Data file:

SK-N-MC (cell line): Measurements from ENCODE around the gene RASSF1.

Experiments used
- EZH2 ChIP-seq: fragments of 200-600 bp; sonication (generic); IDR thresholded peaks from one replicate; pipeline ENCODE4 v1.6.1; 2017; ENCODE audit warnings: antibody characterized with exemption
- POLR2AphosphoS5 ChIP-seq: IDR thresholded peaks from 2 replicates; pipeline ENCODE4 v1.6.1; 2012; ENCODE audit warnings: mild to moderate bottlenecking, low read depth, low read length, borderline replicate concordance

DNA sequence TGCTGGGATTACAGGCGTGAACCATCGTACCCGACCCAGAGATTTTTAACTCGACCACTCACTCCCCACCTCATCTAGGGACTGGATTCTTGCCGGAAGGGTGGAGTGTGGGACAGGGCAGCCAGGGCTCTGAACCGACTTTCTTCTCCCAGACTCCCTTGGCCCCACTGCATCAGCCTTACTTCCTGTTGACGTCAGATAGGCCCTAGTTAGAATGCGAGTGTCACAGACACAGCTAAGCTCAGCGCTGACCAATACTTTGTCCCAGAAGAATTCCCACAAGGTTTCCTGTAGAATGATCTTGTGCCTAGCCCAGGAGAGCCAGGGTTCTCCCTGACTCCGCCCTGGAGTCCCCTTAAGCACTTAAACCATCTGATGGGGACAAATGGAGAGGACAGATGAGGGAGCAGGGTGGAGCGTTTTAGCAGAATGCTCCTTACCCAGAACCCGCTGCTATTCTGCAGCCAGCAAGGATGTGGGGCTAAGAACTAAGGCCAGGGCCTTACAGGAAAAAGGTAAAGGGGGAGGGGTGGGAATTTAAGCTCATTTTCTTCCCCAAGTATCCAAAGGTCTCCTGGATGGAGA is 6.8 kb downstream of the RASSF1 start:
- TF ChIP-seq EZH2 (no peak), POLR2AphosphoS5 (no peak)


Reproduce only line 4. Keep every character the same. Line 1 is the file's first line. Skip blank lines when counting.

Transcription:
- POLR2AphosphoS5 ChIP-seq: IDR thresholded peaks from 2 replicates; pipeline ENCODE4 v1.6.1; 2012; ENCODE audit warnings: mild to moderate bottlenecking, low read depth, low read length, borderline replicate concordance